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Logo of nihpaAbout Author manuscriptsSubmit a manuscriptNIH Public Access; Author Manuscript; Accepted for publication in peer reviewed journal;
Int J Obes (Lond). Author manuscript; available in PMC Apr 1, 2010.
Published in final edited form as:
PMCID: PMC2771213

Use of artificial sweeteners and fat-modified foods in weight loss maintainers and always normal weight individuals

Suzanne Phelan, PhD,1 Wei Lang, PhD,2 Dustin Jordan, BA,3 and Rena R. Wing, PhD4



The purpose of this study was to compare the dietary strategies and use of fat and sugar-modified foods and beverages in a weight loss maintainer group (WLM) and an always normal weight group (NW).


WLM (N = 172) had maintained ≥ 10% weight loss for 11.5 yr, and had a BMI of 22.0 kg/m2. NW (N=131) had a BMI of 21.3 kg/m2 and no history of overweight. Three, 24-h recalls on random, non-consecutive days were used to assess dietary intake.


WLM reported consuming a diet that was lower in fat (28.7% vs. 32.6%, p < .0001) and used more fat-modification strategies than NW. WLM also consumed a significantly greater percentage of modified dairy (60% vs. 49%; p = .002) and modified dressings and sauces (55% vs. 44%; p = .006) than NW. WLM reported consuming three times more daily servings of artificially sweetened soft drinks (0.91 vs. 0.37; p = .003), significantly fewer daily servings of sugar-sweetened soft drinks (0.07 vs. 0.16; p =.03), and more daily servings of water (4.72 vs 3.48; p=.002) than NW.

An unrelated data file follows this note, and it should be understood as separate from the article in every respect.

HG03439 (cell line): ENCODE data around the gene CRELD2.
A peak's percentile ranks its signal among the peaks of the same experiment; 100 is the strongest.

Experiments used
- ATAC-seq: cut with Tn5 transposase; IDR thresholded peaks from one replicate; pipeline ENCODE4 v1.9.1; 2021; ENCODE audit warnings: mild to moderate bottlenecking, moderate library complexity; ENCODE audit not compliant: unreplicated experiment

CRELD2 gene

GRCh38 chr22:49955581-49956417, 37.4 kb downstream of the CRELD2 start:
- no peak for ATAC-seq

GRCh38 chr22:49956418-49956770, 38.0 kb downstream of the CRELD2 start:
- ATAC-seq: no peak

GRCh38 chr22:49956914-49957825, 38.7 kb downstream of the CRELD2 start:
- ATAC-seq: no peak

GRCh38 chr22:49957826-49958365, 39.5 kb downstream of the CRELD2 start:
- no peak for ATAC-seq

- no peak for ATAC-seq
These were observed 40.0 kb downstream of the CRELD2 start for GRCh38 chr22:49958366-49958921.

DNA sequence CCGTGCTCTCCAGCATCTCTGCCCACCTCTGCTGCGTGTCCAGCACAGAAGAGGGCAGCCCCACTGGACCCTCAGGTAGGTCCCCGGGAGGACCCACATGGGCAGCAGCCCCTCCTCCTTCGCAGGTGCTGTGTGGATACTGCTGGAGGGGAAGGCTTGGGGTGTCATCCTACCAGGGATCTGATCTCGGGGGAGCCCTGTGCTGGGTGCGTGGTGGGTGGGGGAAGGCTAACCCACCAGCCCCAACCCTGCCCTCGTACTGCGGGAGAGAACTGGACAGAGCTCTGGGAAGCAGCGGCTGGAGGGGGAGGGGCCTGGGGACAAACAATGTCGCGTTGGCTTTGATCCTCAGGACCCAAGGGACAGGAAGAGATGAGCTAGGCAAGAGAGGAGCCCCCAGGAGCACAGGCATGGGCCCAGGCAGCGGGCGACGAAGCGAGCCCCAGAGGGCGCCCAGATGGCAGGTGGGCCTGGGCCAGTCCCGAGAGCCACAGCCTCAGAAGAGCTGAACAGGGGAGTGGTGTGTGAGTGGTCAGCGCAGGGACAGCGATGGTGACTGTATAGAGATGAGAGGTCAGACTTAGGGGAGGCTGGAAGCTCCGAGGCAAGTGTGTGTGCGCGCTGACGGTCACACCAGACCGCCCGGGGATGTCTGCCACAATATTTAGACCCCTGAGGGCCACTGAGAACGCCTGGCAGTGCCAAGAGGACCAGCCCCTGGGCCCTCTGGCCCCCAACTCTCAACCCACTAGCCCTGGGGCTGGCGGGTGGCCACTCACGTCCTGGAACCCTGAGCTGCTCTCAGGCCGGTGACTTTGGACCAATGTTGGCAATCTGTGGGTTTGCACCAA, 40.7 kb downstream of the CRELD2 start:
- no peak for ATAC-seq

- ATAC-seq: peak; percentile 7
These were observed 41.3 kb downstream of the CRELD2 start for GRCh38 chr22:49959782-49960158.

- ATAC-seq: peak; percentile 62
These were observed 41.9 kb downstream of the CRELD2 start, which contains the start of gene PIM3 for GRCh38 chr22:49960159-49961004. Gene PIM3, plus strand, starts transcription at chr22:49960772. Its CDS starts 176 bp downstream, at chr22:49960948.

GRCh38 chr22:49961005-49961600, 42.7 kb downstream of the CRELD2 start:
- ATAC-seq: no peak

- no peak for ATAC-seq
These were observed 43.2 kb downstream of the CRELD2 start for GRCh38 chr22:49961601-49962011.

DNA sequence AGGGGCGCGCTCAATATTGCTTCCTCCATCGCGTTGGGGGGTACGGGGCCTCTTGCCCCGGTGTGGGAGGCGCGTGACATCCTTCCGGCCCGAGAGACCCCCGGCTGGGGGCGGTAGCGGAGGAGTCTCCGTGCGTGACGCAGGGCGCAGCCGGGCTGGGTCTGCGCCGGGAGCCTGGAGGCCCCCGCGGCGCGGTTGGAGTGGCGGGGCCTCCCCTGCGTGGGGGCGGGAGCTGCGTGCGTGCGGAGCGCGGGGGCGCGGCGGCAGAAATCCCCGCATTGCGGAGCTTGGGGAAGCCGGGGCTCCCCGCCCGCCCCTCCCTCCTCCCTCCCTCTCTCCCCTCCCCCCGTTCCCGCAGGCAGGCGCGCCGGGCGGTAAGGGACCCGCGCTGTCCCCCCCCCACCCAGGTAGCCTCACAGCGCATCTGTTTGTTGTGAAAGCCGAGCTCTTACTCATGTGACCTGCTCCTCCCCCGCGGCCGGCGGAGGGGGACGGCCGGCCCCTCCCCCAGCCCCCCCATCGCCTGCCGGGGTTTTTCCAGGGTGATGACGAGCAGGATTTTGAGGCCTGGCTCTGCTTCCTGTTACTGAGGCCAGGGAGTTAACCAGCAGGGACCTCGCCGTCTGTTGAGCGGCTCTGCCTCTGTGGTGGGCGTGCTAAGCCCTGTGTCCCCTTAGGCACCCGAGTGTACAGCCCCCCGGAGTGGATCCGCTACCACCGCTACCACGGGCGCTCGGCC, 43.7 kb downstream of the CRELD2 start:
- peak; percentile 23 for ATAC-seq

These findings suggests that WLM use more dietary strategies to accomplish their weight loss maintenance, including greater restriction of fat intake, use of fat- and sugar-modified foods, reduced consumption of sugar-sweetened beverages, and increased consumption of artificially sweetened beverages. Ways to promote the use of fat-modified foods and artificial sweeteners merits further research in both prevention and treatment controlled trials.

Keywords: Fat-modified foods, artificial sweeteners, successful weight loss, sugar-sweetened beverages
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